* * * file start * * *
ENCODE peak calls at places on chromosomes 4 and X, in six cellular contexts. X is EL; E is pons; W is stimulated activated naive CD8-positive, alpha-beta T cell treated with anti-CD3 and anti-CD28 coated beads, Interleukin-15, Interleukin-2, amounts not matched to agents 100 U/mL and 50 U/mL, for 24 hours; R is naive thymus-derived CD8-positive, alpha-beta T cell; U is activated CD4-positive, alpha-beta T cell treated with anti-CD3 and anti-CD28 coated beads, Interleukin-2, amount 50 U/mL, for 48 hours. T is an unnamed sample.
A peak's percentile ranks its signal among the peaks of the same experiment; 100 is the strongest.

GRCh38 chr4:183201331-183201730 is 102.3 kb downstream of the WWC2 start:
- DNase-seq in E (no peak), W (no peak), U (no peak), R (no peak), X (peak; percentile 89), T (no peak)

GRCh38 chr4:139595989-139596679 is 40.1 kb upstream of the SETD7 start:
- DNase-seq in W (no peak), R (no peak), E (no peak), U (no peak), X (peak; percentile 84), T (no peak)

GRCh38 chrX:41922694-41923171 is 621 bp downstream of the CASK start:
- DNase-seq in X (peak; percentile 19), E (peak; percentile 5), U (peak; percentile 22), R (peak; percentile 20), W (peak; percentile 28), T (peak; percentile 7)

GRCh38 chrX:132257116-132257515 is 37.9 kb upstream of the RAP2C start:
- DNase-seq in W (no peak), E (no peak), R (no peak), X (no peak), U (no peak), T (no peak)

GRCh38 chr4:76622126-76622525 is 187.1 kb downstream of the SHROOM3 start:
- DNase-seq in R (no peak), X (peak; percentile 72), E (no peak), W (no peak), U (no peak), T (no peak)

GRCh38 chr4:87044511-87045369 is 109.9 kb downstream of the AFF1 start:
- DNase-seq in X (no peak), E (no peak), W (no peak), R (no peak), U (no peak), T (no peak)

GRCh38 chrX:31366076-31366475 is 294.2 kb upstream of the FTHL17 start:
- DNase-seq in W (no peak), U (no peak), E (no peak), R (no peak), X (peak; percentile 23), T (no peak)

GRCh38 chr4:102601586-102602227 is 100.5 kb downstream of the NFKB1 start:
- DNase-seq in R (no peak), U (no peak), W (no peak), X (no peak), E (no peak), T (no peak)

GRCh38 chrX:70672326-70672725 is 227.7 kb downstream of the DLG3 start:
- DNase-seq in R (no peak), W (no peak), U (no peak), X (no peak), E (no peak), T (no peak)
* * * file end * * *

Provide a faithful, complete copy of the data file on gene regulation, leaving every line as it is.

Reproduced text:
ENCODE peak calls at places on chromosomes 4 and X, in six cellular contexts. X is EL; E is pons; W is stimulated activated naive CD8-positive, alpha-beta T cell treated with anti-CD3 and anti-CD28 coated beads, Interleukin-15, Interleukin-2, amounts not matched to agents 100 U/mL and 50 U/mL, for 24 hours; R is naive thymus-derived CD8-positive, alpha-beta T cell; U is activated CD4-positive, alpha-beta T cell treated with anti-CD3 and anti-CD28 coated beads, Interleukin-2, amount 50 U/mL, for 48 hours. T is an unnamed sample.
A peak's percentile ranks its signal among the peaks of the same experiment; 100 is the strongest.

GRCh38 chr4:183201331-183201730 is 102.3 kb downstream of the WWC2 start:
- DNase-seq in E (no peak), W (no peak), U (no peak), R (no peak), X (peak; percentile 89), T (no peak)

GRCh38 chr4:139595989-139596679 is 40.1 kb upstream of the SETD7 start:
- DNase-seq in W (no peak), R (no peak), E (no peak), U (no peak), X (peak; percentile 84), T (no peak)

GRCh38 chrX:41922694-41923171 is 621 bp downstream of the CASK start:
- DNase-seq in X (peak; percentile 19), E (peak; percentile 5), U (peak; percentile 22), R (peak; percentile 20), W (peak; percentile 28), T (peak; percentile 7)

GRCh38 chrX:132257116-132257515 is 37.9 kb upstream of the RAP2C start:
- DNase-seq in W (no peak), E (no peak), R (no peak), X (no peak), U (no peak), T (no peak)

GRCh38 chr4:76622126-76622525 is 187.1 kb downstream of the SHROOM3 start:
- DNase-seq in R (no peak), X (peak; percentile 72), E (no peak), W (no peak), U (no peak), T (no peak)

GRCh38 chr4:87044511-87045369 is 109.9 kb downstream of the AFF1 start:
- DNase-seq in X (no peak), E (no peak), W (no peak), R (no peak), U (no peak), T (no peak)

GRCh38 chrX:31366076-31366475 is 294.2 kb upstream of the FTHL17 start:
- DNase-seq in W (no peak), U (no peak), E (no peak), R (no peak), X (peak; percentile 23), T (no peak)

GRCh38 chr4:102601586-102602227 is 100.5 kb downstream of the NFKB1 start:
- DNase-seq in R (no peak), U (no peak), W (no peak), X (no peak), E (no peak), T (no peak)

GRCh38 chrX:70672326-70672725 is 227.7 kb downstream of the DLG3 start:
- DNase-seq in R (no peak), W (no peak), U (no peak), X (no peak), E (no peak), T (no peak)